Heere, catch this casket, it is worth the paines,Here, catch this casket; it is worth the pains. MV II.vi.33
I am glad 'tis night, you do not looke on me,I am glad 'tis night, you do not look on me, MV II.vi.34
For I am much asham'd of my exchange:For I am much ashamed of my exchange.exchange (n.)transformation, altered appearanceMV II.vi.35
But loue is blinde, and louers cannot seeBut love is blind, and lovers cannot see MV II.vi.36
The pretty follies that themselues commit,The pretty follies that themselves commit;pretty (adj.)clever, ingenious, artfulMV II.vi.37
For if they could, Cupid himselfe would blushFor if they could, Cupid himself would blushCupid (n.)[pron: 'kyoopid] Roman god of love, son of Venus and Mercury; a winged, blindfolded boy with curved bow and arrowsMV II.vi.38
To see me thus transformed to a boy.To see me thus transformed to a boy. MV II.vi.39
Lor. LORENZO 
Descend, for you must be my torch-bearer.Descend, for you must be my torchbearer. MV II.vi.40
Ies. JESSICA 
What, must I hold a Candle to my shames?What, must I hold a candle to my shames? MV II.vi.41
They in themselues goodsooth are too too light.They in themselves, good sooth, are too too light.sooth (n.)truth [in exclamations, emphasizing an assertion]MV II.vi.42
Why, 'tis an office of discouery Loue,Why, 'tis an office of discovery, love,discovery (n.)
old form: discouery
disclosure, admission, revelation
MV II.vi.43
office (n.)role, position, place, function
And I should be obscur'd.And I should be obscured. MV II.vi.44.1
Lor. LORENZO 
So you are sweet,So are you, sweet, MV II.vi.44.2
Euen in the louely garnish of a boy: Even in the lovely garnish of a boy.garnish (n.)outfit, adornment, trimmingMV II.vi.45
but come at once,But come at once, MV II.vi.46
For the close night doth play the run-away,For the close night doth play the runaway,close (adj.)secretive, tight-lipped, uncommunicativeMV II.vi.47
And we are staid for at Bassanio's feast.And we are stayed for at Bassanio's feast. MV II.vi.48
Ies. JESSICA 
I will make fast the doores and guild my selfeI will make fast the doors, and gild myselfgild (v.), past forms gilt, gilded
old form: guild
supply with money, enrich
MV II.vi.49
With some more ducats, and be with you straight.With some more ducats, and be with you straight.ducat (n.)gold (sometimes silver) coin used in several European countriesMV II.vi.50
straight (adv.)straightaway, immediately, at once

Exit above MV II.vi.50
Gra. GRATIANO 
Now by my hood, a gentle, and no Iew.Now by my hood, a gentle and no Jew!hood (n.)[unclear meaning] head-covering, bonnet, maskMV II.vi.51
gentle (n.)[polite intimate address] dear one
Lor. LORENZO 
Beshrew me but I loue her heartily.Beshrew me but I love her heartily!beshrew, 'shrew (v.)curse, devil take, evil befallMV II.vi.52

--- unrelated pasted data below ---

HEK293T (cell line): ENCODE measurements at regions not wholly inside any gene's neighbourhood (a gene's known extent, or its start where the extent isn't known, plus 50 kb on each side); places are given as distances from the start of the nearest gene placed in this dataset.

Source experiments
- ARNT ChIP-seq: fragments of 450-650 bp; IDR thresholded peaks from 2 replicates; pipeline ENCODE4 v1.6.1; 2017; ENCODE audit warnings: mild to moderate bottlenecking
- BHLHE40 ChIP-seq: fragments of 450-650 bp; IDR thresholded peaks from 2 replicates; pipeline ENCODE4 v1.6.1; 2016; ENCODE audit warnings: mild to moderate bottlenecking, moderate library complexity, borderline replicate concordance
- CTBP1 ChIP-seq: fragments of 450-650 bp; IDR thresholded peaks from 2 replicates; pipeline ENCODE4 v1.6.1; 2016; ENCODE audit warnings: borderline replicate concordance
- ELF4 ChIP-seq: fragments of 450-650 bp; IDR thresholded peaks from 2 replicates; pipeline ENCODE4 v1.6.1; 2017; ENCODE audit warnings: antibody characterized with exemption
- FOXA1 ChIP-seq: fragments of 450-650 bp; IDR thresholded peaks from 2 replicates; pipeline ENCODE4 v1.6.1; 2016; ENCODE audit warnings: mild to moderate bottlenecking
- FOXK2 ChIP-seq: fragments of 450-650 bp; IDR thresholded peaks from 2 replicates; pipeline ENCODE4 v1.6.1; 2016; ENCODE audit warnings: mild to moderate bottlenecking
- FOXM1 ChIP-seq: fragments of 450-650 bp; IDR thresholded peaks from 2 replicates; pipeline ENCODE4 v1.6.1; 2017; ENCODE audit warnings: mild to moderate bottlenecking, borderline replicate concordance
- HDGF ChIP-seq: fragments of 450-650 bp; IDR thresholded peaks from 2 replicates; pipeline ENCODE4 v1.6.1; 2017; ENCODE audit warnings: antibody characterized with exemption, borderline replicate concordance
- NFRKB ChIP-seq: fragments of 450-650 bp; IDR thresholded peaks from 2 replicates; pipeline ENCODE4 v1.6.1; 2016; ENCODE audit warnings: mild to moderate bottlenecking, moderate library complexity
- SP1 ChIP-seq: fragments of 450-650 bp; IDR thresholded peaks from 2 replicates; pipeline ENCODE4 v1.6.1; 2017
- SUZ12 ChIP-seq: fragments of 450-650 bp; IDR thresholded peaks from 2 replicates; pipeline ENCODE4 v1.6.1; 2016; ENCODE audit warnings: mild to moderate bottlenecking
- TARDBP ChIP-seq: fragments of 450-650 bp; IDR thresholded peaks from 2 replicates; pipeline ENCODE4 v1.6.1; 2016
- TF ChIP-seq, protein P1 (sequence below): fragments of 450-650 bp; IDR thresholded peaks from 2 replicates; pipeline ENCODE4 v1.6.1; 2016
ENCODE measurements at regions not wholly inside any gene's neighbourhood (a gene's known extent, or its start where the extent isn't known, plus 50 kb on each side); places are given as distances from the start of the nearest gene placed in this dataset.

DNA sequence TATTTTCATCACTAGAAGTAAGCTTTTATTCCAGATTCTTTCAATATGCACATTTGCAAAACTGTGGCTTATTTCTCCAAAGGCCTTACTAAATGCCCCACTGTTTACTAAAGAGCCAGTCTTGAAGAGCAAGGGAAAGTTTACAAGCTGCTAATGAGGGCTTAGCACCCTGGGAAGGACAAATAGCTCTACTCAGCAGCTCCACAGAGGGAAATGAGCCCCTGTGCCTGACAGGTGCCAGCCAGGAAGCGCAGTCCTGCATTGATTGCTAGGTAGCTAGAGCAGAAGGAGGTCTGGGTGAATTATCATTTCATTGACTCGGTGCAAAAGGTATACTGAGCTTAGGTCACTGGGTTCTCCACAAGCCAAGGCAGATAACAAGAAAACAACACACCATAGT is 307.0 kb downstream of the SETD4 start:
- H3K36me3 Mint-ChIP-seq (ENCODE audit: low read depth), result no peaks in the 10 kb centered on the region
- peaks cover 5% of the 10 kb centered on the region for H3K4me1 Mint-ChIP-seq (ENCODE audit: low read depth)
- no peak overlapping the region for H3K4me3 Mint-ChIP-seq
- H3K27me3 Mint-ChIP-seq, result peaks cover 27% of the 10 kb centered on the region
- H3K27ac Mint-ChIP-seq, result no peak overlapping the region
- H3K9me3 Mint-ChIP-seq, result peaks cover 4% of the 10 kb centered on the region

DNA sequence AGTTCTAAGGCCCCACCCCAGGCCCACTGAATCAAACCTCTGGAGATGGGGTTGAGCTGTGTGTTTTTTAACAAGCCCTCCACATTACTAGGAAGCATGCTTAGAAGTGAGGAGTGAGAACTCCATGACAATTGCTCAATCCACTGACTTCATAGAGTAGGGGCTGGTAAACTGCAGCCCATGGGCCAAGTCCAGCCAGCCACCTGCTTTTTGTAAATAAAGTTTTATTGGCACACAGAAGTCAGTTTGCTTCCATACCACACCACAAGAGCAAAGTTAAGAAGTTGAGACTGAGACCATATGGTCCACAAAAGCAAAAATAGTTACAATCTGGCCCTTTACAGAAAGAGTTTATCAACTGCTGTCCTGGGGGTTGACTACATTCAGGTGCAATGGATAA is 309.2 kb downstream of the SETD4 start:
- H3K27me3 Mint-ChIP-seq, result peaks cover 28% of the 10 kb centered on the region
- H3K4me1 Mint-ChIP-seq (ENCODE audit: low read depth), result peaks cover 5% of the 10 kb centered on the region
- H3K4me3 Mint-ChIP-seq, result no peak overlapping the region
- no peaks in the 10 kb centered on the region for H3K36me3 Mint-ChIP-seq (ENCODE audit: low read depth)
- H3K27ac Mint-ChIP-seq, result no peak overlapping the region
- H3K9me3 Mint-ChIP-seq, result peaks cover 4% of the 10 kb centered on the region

For she is wise, if I can iudge of her,For she is wise, if I can judge of her, MV II.vi.53
And faire she is, if that mine eyes be true,And fair she is, if that mine eyes be true, MV II.vi.54
And true she is, as she hath prou'd her selfe:And true she is, as she hath proved herself;true (adj.)constant, faithful in loveMV II.vi.55
And therefore like her selfe, wise, faire, and true,And therefore, like herself, wise, fair, and true, MV II.vi.56
Shall she be placed in my constant soule.Shall she be placed in my constant soul. MV II.vi.57
Enter Iessica.Enter Jessica below MV II.vi.58
What, art thou come? on gentlemen, away,What, art thou come? On, gentlemen, away! MV II.vi.58
Our masking mates by this time for vs stay. Our masquing mates by this time for us stay. MV II.vi.59
Exit. Exit with Jessica and Salerio MV II.vi.59
Enter Anthonio.Enter Antonio MV II.vi.59
Ant. ANTONIO 
Who's there?Who's there? MV II.vi.60
Gra. GRATIANO 
Signior Anthonio?Signor Antonio? MV II.vi.61
Ant. ANTONIO 
Fie, fie, Gratiano, where are all the rest?Fie, fie, Gratiano! Where are all the rest? MV II.vi.62
'Tis nine a clocke, our friends all stay for you,'Tis nine o'clock; our friends all stay for you. MV II.vi.63
No maske to night, the winde is come about,No masque tonight. The wind is come about;come about (v.)change direction, veer roundMV II.vi.64
Bassanio presently will goe aboord,Bassanio presently will go aboard.presently (adv.)immediately, instantly, at onceMV II.vi.65
I haue sent twenty out to seeke for you.I have sent twenty out to seek for you. MV II.vi.66
Gra. GRATIANO 
I am glad on't, I desire no more delightI am glad on't. I desire no more delight MV II.vi.67
Then to be vnder saile, and gone to night.Than to be under sail and gone tonight. MV II.vi.68
ExeuntExeunt MV II.vi.68